ROXBURY — For the 32nd consecutive year, no one caught a specially tagged brook trout worth $2,000 at the Larry Mercier Memorial Ice Fishing Derby at Roxbury Pond on Saturday.

However, so many trout, bass, perch and pickerel were caught by the more than 300 registered participants that organizers stopped counting once the leader board got established for the largest fish, Roland Patneaude said.

“People were bringing in the same sizes,” he said.

Several were brookies measuring 14 to 15 inches long and pickerels ranging from 14¾ inches to 21¾ inches.

“We had a pretty steady flow of 15s and 16-inch bass,” Patneaude said. “They were also bringing in a lot of perch.”

The derby is the Mexico Lions Club’s major fundraiser to provide eyeglasses for local people who otherwise wouldn’t be able to afford proper eye care. All proceeds are distributed to Mexico, Roxbury and Rumford residents.

Winners of the pickerel and brook trout contests placed early in the eight-hour derby and weren’t beaten by the 3 p.m. deadline. Bass and perch, however, went right to the wire.

Travis Laughton had the longest pickerel at 21¾ inches, winning $200 cash. He was followed in second place by Nate Calden with a 211/4-inch fish for $150 cash, and in third, Mike Ouellette with a 21-inch pickerel for $100 cash.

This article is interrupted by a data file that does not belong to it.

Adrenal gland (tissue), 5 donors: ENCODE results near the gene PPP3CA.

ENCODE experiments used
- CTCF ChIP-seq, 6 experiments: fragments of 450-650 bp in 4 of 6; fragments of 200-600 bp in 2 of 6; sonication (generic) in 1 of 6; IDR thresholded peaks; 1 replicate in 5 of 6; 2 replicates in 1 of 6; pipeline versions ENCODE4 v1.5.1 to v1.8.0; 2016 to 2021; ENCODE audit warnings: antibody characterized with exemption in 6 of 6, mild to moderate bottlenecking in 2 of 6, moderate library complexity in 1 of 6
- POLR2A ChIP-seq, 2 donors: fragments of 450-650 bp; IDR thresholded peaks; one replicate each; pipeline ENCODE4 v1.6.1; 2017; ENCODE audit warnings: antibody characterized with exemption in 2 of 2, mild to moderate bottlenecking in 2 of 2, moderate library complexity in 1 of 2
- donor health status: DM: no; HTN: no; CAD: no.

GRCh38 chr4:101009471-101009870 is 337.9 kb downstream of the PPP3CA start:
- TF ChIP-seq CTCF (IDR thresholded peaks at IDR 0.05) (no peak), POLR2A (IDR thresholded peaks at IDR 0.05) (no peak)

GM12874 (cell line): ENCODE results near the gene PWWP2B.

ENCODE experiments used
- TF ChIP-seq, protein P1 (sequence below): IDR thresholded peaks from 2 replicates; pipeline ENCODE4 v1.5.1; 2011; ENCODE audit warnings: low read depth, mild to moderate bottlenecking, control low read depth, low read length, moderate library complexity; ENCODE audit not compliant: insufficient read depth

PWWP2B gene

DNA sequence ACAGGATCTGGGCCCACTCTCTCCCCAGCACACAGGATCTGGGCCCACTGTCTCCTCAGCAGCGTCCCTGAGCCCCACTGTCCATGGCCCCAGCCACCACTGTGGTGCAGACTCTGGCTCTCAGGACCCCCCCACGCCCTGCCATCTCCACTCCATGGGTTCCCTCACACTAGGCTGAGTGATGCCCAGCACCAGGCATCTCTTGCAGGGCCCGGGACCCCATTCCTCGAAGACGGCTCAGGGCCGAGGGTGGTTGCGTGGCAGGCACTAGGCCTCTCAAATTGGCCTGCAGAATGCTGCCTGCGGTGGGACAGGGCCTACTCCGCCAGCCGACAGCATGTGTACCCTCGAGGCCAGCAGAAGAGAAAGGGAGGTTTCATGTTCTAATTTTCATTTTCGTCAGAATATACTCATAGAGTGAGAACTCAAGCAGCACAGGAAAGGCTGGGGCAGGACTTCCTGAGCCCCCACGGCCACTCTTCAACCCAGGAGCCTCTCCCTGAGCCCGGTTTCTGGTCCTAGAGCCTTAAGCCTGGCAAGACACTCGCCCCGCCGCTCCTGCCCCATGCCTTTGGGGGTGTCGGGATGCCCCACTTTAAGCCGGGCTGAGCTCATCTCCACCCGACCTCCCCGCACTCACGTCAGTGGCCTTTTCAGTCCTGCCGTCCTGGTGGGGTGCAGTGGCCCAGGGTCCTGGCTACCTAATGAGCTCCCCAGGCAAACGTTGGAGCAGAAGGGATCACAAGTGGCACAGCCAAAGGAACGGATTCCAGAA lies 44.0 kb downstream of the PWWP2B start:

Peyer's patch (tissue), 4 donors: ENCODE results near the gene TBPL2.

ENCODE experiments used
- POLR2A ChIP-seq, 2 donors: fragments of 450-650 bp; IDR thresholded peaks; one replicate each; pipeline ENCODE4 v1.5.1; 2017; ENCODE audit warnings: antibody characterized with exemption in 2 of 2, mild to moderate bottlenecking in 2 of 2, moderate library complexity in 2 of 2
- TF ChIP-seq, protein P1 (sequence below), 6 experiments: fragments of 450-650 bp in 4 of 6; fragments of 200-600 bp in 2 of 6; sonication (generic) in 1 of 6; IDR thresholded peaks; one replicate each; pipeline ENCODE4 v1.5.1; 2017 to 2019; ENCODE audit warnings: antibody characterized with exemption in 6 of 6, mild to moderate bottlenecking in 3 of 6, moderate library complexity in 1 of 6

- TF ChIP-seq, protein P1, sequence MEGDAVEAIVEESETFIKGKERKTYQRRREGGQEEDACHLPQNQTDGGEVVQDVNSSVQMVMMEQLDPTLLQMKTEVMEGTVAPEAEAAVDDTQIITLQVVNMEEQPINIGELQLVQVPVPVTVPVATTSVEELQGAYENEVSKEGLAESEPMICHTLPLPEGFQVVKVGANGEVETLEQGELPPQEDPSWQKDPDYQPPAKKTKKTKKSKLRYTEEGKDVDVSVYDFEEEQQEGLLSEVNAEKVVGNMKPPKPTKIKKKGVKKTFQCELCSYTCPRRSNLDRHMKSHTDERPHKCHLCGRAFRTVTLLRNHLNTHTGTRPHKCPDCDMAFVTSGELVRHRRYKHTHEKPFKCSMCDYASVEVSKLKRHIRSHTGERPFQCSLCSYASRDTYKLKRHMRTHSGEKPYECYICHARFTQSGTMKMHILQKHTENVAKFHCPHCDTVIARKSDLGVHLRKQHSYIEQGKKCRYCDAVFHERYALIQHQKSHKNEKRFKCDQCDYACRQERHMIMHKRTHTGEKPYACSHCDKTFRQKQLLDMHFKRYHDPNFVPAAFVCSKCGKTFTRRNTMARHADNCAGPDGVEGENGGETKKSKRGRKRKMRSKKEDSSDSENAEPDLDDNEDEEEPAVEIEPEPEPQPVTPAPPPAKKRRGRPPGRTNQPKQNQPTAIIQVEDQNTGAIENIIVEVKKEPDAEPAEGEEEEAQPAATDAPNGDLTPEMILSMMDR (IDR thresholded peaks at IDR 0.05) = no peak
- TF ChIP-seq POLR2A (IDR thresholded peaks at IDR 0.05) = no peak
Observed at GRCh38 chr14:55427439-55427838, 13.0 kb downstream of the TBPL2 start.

Mike Kersey Jr. of Weld won $150 cash for the largest brookie, which was 15½ inches.

At 2:20 p.m., Sal Mazza of Rumford rode his snowmobile off the pond and up near the measuring box, which was on the tailgate of a pickup at the Roxbury Pond boat launch.

“What’s the biggest bass?” Mazza asked.

“Seventeen inches,” co-organizer Jim Theriault said.

“I’ve got one that’s 17¼,” Mazza said.

“Put it up here and let’s see,” Theriault said.

Mazza did so and learned the bass he caught in 12 feet of water actually measured 17 1/8 inch. Still, it was enough to bump the leader, Evan Esaucy, into second place.

“I lost one that was about 19 inches long right in the hole,” Mazza said. “I caught him twice. The first time he broke my line and the second time the hook came out of his mouth.”

Steve Ladd of Byron and his family came in with a handful of perch, but none came near the leaders Jeff Perry and Kendrick Thibodeau, who were tied with 14½-inch fish.

“We were busy chasing flags all day,” Ladd said. “We were catching all perch.”

At about 2:30 p.m., Mark Ouellette of Roxbury caught Mazza’s attention when he put a still-wriggling large bass up to the ruler.

“Sixteen and three-quarters inches,” Patneaude said, much to Mazza’s relief.

“So far, it’s winning,” Mazza said, smiling. “I’ve got an eighth of an inch over the other one.

Ouellette’s fish bumped Esaucy’s into third place for $100 cash, while his took second and $150 cash.

Mazza would eventually win $200 cash for the largest bass.

At about 2:40 p.m., Randy Knapp of Auburn arrived from the pond, believing he had a winning brook trout. He tied Kersey’s fish at 15½ inches, but Kersey’s weighed more for the win.

At about 2:58 p.m., Anthony Boucher broke the long-standing tie for the largest perch with his 143/4-inch fish, netting $100 cash.

Although Saturday’s turnout didn’t top last year’s more than 500 entrants, Patneaude said many more people came than those who registered.

“Early this morning, it looked like the Auburn turnpike out here with snowmobiles and four-wheelers going across the pond,” he said.

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